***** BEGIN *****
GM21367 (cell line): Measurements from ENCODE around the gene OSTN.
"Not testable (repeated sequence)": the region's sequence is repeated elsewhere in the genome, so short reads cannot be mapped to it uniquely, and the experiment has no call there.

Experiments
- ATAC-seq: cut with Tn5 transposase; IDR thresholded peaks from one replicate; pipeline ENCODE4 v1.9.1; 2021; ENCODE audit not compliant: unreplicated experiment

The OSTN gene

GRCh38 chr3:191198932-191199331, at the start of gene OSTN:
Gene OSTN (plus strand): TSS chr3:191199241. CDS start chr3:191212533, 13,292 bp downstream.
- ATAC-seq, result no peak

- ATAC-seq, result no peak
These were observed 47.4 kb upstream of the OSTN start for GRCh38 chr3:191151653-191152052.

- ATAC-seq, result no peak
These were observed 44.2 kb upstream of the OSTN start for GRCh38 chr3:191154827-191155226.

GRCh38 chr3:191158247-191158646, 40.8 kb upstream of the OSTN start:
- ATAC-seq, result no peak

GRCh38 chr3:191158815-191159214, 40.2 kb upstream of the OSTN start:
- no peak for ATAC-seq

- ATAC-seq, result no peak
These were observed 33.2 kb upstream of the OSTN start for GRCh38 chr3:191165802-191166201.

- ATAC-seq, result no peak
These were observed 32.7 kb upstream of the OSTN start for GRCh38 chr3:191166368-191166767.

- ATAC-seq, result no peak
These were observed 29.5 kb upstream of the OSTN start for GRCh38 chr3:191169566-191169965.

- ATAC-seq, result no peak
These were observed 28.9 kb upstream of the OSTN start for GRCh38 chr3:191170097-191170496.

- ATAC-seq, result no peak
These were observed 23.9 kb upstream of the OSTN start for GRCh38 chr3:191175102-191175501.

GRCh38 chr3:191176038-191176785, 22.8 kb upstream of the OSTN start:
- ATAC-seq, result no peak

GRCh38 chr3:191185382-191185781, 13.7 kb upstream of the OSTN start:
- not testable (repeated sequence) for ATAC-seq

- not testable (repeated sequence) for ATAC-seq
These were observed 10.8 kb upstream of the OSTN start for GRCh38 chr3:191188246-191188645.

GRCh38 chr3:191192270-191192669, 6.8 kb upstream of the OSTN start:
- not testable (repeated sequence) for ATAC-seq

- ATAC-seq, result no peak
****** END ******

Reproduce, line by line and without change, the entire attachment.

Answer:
GM21367 (cell line): Measurements from ENCODE around the gene OSTN.
"Not testable (repeated sequence)": the region's sequence is repeated elsewhere in the genome, so short reads cannot be mapped to it uniquely, and the experiment has no call there.

Experiments
- ATAC-seq: cut with Tn5 transposase; IDR thresholded peaks from one replicate; pipeline ENCODE4 v1.9.1; 2021; ENCODE audit not compliant: unreplicated experiment

The OSTN gene

GRCh38 chr3:191198932-191199331, at the start of gene OSTN:
Gene OSTN (plus strand): TSS chr3:191199241. CDS start chr3:191212533, 13,292 bp downstream.
- ATAC-seq, result no peak

- ATAC-seq, result no peak
These were observed 47.4 kb upstream of the OSTN start for GRCh38 chr3:191151653-191152052.

- ATAC-seq, result no peak
These were observed 44.2 kb upstream of the OSTN start for GRCh38 chr3:191154827-191155226.

GRCh38 chr3:191158247-191158646, 40.8 kb upstream of the OSTN start:
- ATAC-seq, result no peak

GRCh38 chr3:191158815-191159214, 40.2 kb upstream of the OSTN start:
- no peak for ATAC-seq

- ATAC-seq, result no peak
These were observed 33.2 kb upstream of the OSTN start for GRCh38 chr3:191165802-191166201.

- ATAC-seq, result no peak
These were observed 32.7 kb upstream of the OSTN start for GRCh38 chr3:191166368-191166767.

- ATAC-seq, result no peak
These were observed 29.5 kb upstream of the OSTN start for GRCh38 chr3:191169566-191169965.

- ATAC-seq, result no peak
These were observed 28.9 kb upstream of the OSTN start for GRCh38 chr3:191170097-191170496.

- ATAC-seq, result no peak
These were observed 23.9 kb upstream of the OSTN start for GRCh38 chr3:191175102-191175501.

GRCh38 chr3:191176038-191176785, 22.8 kb upstream of the OSTN start:
- ATAC-seq, result no peak

GRCh38 chr3:191185382-191185781, 13.7 kb upstream of the OSTN start:
- not testable (repeated sequence) for ATAC-seq

- not testable (repeated sequence) for ATAC-seq
These were observed 10.8 kb upstream of the OSTN start for GRCh38 chr3:191188246-191188645.

GRCh38 chr3:191192270-191192669, 6.8 kb upstream of the OSTN start:
- not testable (repeated sequence) for ATAC-seq

- ATAC-seq, result no peak